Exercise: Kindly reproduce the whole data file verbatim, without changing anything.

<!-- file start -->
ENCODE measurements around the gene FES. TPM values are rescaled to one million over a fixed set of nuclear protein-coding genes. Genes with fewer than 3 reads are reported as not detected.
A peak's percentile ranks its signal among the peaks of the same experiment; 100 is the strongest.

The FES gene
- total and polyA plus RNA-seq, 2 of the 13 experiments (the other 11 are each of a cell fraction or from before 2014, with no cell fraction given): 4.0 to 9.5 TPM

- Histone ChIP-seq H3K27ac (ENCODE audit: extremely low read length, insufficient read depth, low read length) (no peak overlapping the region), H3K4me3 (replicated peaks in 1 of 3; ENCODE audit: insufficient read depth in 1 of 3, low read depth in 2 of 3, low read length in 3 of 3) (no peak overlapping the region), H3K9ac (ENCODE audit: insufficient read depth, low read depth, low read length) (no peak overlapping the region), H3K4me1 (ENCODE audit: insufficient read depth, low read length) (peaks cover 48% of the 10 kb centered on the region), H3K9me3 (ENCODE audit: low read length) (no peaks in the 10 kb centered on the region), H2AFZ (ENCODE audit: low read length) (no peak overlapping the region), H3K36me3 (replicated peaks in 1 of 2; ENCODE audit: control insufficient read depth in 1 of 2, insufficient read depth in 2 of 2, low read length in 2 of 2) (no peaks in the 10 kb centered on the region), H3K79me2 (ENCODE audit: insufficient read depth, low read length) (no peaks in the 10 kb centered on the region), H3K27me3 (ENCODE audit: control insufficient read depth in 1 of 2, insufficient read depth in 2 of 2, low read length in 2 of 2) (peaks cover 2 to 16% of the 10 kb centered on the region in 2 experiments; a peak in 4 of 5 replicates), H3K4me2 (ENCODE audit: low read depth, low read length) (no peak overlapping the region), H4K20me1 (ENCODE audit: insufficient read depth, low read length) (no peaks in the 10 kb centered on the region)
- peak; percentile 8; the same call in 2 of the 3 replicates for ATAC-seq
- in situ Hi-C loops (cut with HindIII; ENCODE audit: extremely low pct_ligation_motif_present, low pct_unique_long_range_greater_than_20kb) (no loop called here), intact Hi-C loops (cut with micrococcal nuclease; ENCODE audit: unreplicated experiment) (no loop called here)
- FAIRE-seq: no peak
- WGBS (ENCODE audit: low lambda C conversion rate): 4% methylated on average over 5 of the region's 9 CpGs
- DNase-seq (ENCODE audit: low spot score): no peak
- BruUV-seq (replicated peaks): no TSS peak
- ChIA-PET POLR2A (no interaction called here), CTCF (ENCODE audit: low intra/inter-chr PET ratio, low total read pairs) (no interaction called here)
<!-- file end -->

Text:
ENCODE measurements around the gene FES. TPM values are rescaled to one million over a fixed set of nuclear protein-coding genes. Genes with fewer than 3 reads are reported as not detected.
A peak's percentile ranks its signal among the peaks of the same experiment; 100 is the strongest.

The FES gene
- total and polyA plus RNA-seq, 2 of the 13 experiments (the other 11 are each of a cell fraction or from before 2014, with no cell fraction given): 4.0 to 9.5 TPM

- Histone ChIP-seq H3K27ac (ENCODE audit: extremely low read length, insufficient read depth, low read length) (no peak overlapping the region), H3K4me3 (replicated peaks in 1 of 3; ENCODE audit: insufficient read depth in 1 of 3, low read depth in 2 of 3, low read length in 3 of 3) (no peak overlapping the region), H3K9ac (ENCODE audit: insufficient read depth, low read depth, low read length) (no peak overlapping the region), H3K4me1 (ENCODE audit: insufficient read depth, low read length) (peaks cover 48% of the 10 kb centered on the region), H3K9me3 (ENCODE audit: low read length) (no peaks in the 10 kb centered on the region), H2AFZ (ENCODE audit: low read length) (no peak overlapping the region), H3K36me3 (replicated peaks in 1 of 2; ENCODE audit: control insufficient read depth in 1 of 2, insufficient read depth in 2 of 2, low read length in 2 of 2) (no peaks in the 10 kb centered on the region), H3K79me2 (ENCODE audit: insufficient read depth, low read length) (no peaks in the 10 kb centered on the region), H3K27me3 (ENCODE audit: control insufficient read depth in 1 of 2, insufficient read depth in 2 of 2, low read length in 2 of 2) (peaks cover 2 to 16% of the 10 kb centered on the region in 2 experiments; a peak in 4 of 5 replicates), H3K4me2 (ENCODE audit: low read depth, low read length) (no peak overlapping the region), H4K20me1 (ENCODE audit: insufficient read depth, low read length) (no peaks in the 10 kb centered on the region)
- peak; percentile 8; the same call in 2 of the 3 replicates for ATAC-seq
- in situ Hi-C loops (cut with HindIII; ENCODE audit: extremely low pct_ligation_motif_present, low pct_unique_long_range_greater_than_20kb) (no loop called here), intact Hi-C loops (cut with micrococcal nuclease; ENCODE audit: unreplicated experiment) (no loop called here)
- FAIRE-seq: no peak
- WGBS (ENCODE audit: low lambda C conversion rate): 4% methylated on average over 5 of the region's 9 CpGs
- DNase-seq (ENCODE audit: low spot score): no peak
- BruUV-seq (replicated peaks): no TSS peak
- ChIA-PET POLR2A (no interaction called here), CTCF (ENCODE audit: low intra/inter-chr PET ratio, low total read pairs) (no interaction called here)